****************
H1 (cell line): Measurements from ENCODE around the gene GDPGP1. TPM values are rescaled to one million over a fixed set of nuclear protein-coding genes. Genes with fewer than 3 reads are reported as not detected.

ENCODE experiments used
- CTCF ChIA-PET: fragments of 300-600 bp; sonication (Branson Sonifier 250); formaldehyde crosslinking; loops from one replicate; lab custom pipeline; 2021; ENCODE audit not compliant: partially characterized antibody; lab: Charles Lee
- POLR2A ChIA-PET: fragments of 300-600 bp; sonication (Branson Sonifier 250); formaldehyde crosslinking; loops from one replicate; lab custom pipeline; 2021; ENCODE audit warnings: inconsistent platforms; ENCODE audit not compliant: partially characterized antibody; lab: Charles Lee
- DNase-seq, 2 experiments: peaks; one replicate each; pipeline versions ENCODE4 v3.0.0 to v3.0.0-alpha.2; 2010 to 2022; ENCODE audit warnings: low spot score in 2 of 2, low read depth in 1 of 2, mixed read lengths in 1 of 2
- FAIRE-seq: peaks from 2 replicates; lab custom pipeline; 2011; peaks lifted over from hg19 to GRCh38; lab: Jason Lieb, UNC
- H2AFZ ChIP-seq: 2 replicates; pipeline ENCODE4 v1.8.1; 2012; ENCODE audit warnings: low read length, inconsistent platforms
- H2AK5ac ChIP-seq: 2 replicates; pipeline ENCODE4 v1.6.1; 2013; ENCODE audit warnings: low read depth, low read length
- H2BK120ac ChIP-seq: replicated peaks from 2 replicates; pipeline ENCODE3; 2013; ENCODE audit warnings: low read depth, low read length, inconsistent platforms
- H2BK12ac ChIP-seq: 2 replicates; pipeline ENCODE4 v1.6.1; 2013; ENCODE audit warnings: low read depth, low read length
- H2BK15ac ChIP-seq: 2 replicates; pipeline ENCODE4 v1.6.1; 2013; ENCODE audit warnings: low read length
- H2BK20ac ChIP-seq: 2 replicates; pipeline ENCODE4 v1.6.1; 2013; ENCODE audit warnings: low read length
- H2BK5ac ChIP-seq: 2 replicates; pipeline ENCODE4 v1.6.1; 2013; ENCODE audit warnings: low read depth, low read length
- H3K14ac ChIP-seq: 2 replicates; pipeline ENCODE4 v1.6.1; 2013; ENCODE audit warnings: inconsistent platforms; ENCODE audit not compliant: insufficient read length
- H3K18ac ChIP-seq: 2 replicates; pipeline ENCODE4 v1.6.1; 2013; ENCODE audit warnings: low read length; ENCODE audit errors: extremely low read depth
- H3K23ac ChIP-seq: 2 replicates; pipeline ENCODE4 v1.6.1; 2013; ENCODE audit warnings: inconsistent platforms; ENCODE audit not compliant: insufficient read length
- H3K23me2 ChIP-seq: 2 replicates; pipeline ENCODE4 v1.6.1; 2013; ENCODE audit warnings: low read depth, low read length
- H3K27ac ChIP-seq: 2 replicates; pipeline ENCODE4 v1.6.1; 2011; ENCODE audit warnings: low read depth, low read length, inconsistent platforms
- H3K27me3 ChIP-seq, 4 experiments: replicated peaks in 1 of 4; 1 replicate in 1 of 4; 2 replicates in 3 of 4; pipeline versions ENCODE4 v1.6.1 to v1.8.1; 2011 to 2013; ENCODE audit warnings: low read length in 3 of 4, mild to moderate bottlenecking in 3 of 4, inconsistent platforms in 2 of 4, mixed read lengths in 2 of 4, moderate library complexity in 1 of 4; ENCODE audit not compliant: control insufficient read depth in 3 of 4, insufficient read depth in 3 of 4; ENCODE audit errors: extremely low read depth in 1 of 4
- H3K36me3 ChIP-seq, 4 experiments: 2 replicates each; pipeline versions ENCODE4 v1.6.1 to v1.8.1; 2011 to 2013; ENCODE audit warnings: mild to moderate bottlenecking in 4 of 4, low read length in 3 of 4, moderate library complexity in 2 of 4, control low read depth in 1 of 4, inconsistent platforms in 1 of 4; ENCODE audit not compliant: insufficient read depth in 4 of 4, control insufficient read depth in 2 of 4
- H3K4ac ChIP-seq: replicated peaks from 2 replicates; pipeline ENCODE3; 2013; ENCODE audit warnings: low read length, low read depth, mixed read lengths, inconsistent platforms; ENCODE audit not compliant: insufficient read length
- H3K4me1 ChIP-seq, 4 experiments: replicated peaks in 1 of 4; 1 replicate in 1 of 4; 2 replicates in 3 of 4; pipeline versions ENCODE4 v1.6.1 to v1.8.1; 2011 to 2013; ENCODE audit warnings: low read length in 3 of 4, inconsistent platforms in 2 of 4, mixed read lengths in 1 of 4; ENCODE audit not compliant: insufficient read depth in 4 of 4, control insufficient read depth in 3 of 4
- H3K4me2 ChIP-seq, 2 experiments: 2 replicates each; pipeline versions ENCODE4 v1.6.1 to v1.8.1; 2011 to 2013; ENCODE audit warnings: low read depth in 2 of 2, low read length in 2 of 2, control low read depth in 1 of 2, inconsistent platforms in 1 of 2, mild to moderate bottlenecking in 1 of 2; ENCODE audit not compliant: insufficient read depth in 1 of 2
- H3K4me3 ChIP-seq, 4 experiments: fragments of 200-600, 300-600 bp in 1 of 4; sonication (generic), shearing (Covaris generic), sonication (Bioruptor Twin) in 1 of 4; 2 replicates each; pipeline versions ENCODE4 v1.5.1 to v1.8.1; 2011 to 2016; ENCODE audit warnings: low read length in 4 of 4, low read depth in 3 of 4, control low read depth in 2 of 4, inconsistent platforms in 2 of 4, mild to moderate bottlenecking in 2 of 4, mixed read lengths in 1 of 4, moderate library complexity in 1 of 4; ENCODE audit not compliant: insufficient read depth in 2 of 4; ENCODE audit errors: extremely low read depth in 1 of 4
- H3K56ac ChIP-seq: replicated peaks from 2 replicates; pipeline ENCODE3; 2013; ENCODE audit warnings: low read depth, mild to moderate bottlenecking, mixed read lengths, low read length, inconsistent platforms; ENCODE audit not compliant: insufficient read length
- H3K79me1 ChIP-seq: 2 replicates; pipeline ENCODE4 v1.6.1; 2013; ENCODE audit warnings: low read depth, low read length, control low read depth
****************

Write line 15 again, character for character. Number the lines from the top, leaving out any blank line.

- H3K18ac ChIP-seq: 2 replicates; pipeline ENCODE4 v1.6.1; 2013; ENCODE audit warnings: low read length; ENCODE audit errors: extremely low read depth